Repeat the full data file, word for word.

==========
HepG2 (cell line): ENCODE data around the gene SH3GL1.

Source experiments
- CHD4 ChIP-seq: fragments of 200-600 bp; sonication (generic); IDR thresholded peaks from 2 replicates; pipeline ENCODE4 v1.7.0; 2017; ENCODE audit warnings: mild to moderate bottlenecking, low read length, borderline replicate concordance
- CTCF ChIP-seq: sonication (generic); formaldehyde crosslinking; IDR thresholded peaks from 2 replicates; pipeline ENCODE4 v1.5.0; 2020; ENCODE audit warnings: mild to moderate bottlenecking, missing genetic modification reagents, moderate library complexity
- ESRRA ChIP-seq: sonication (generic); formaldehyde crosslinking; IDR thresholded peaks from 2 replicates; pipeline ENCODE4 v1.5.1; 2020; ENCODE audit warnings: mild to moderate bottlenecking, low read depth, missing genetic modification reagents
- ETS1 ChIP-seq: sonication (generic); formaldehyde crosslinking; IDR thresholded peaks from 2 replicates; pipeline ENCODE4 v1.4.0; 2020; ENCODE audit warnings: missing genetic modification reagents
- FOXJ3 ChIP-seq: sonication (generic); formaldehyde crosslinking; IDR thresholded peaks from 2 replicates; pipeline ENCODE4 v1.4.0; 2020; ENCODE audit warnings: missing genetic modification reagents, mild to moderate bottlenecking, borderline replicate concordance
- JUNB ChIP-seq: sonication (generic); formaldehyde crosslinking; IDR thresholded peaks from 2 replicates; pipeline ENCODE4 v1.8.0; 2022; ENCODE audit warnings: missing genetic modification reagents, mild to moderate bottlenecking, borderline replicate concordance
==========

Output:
HepG2 (cell line): ENCODE data around the gene SH3GL1.

Source experiments
- CHD4 ChIP-seq: fragments of 200-600 bp; sonication (generic); IDR thresholded peaks from 2 replicates; pipeline ENCODE4 v1.7.0; 2017; ENCODE audit warnings: mild to moderate bottlenecking, low read length, borderline replicate concordance
- CTCF ChIP-seq: sonication (generic); formaldehyde crosslinking; IDR thresholded peaks from 2 replicates; pipeline ENCODE4 v1.5.0; 2020; ENCODE audit warnings: mild to moderate bottlenecking, missing genetic modification reagents, moderate library complexity
- ESRRA ChIP-seq: sonication (generic); formaldehyde crosslinking; IDR thresholded peaks from 2 replicates; pipeline ENCODE4 v1.5.1; 2020; ENCODE audit warnings: mild to moderate bottlenecking, low read depth, missing genetic modification reagents
- ETS1 ChIP-seq: sonication (generic); formaldehyde crosslinking; IDR thresholded peaks from 2 replicates; pipeline ENCODE4 v1.4.0; 2020; ENCODE audit warnings: missing genetic modification reagents
- FOXJ3 ChIP-seq: sonication (generic); formaldehyde crosslinking; IDR thresholded peaks from 2 replicates; pipeline ENCODE4 v1.4.0; 2020; ENCODE audit warnings: missing genetic modification reagents, mild to moderate bottlenecking, borderline replicate concordance
- JUNB ChIP-seq: sonication (generic); formaldehyde crosslinking; IDR thresholded peaks from 2 replicates; pipeline ENCODE4 v1.8.0; 2022; ENCODE audit warnings: missing genetic modification reagents, mild to moderate bottlenecking, borderline replicate concordance